USAID Administrator Shah Commemorates World Malaria Day

For Immediate Release

Monday, April 25, 2011
USAID Press Office

Washington, DC – Dr. Rajiv Shah, Administrator of the U.S. Agency for International Development (USAID), released the following statement on the occasion of World Malaria Day.

“Five years ago, malaria killed nearly one million people each year—most of them children. In Africa alone, the burden of the disease cost the continent $12 billion a year in lost productivity.

Today we help save nearly 150,000 lives every year. In seven of the original 15 Presidential Malaria Initiative (PMI) countries, we’ve seen reductions in all-cause child mortality by as much as 36 percent. Not only are we preventing children from dying from malaria, those efforts are freeing up hospital beds and scarce medical resources that can be used to prevent children from dying from other causes. Once more data becomes available, we expect to see similar results in the remaining Initiative countries.

Across the next five years, I believe we can push the Initiative’s success even further. Through President Obama’s Global Health Initiative, I believe we can save an additional 500,000 more lives a year, most of them young children. To do this, we need to scale up the distribution of insecticide-treated bednets, boost indoor residual spraying, use more effective antimalarial drug therapies and target vulnerable populations for treatment.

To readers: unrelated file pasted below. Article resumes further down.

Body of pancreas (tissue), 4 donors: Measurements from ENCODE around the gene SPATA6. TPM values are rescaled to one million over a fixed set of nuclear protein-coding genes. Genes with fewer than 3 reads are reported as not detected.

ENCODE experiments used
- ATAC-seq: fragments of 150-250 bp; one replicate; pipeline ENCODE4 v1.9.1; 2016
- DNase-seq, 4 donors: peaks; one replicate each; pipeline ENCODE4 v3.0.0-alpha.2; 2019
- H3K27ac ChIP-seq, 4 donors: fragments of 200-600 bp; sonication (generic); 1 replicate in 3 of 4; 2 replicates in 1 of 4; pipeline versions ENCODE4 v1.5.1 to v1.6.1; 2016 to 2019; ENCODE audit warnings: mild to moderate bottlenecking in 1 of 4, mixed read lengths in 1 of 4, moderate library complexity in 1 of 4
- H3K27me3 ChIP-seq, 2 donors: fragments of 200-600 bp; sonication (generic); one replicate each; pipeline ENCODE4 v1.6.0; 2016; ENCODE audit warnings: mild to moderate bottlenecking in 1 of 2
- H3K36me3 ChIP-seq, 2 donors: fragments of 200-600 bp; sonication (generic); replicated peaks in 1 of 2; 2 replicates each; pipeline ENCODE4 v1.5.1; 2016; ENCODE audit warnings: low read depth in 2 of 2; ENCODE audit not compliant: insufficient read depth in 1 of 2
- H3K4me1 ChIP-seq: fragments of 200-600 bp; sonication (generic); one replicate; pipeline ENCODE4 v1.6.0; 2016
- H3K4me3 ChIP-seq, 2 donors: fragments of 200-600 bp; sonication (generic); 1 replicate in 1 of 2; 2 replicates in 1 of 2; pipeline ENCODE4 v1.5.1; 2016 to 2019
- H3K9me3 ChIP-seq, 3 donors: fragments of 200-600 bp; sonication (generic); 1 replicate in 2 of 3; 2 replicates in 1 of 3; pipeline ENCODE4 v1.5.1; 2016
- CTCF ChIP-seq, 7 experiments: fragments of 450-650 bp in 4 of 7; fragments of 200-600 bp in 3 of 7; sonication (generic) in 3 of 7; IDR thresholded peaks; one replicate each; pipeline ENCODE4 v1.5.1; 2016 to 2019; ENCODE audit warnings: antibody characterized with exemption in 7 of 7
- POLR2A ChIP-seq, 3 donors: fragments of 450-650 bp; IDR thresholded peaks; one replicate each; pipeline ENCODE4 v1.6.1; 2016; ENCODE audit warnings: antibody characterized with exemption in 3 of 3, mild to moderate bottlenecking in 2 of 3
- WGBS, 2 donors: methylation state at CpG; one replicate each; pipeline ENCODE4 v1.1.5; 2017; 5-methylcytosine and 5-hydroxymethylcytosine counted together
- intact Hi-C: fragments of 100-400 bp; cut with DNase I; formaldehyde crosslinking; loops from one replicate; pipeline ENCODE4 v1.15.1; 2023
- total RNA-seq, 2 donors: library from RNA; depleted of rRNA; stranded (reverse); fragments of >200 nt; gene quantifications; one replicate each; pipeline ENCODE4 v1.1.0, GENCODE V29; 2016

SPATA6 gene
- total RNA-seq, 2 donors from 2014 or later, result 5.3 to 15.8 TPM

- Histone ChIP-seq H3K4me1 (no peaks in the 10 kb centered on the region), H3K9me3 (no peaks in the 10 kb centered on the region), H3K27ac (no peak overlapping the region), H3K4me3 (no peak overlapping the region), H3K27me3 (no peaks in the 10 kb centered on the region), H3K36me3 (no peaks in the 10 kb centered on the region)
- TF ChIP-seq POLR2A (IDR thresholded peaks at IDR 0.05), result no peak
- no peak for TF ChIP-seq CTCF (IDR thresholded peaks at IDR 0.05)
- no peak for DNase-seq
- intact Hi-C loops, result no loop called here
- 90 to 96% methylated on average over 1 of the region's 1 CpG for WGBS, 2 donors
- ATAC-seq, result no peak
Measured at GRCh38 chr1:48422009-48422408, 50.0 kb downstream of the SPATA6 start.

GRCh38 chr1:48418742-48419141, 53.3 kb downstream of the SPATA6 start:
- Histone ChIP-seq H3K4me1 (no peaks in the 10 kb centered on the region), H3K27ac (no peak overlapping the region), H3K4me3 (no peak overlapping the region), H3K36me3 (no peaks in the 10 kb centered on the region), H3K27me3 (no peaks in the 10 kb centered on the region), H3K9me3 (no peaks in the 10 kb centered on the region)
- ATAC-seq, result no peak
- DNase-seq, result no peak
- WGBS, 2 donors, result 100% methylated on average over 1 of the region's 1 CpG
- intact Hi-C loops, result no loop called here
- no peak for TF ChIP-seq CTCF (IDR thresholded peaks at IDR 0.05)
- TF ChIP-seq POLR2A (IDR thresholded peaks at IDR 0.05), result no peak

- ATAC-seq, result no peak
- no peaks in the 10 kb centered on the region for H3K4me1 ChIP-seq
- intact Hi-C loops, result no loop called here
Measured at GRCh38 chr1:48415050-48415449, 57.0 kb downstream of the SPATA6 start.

Then we must invent new solutions. We need to give community health workers a point-of-care diagnostic that can quickly determine whether a fever is a result of malarial infection. We need to develop new classes of insecticide that can deter mosquitoes without harming human health or local environments. And we need to explore ways to lower the cost of artemisinin—a plant with potent antimalarial properties—either by breeding higher-yield varieties plant or making it synthetically.

Finally, we need to seek the ultimate answer to malaria: a cheap, effective vaccine. Through the Malaria Vaccine Initiative, USAID will support the development and testing of promising candidates.

On this World Malaria Day, I’m hopeful that we can reaffirm our commitment to removing malaria as a public health problem in Africa and eventually closing the chapter on this deadly disease.”

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Last updated: October 05, 2017

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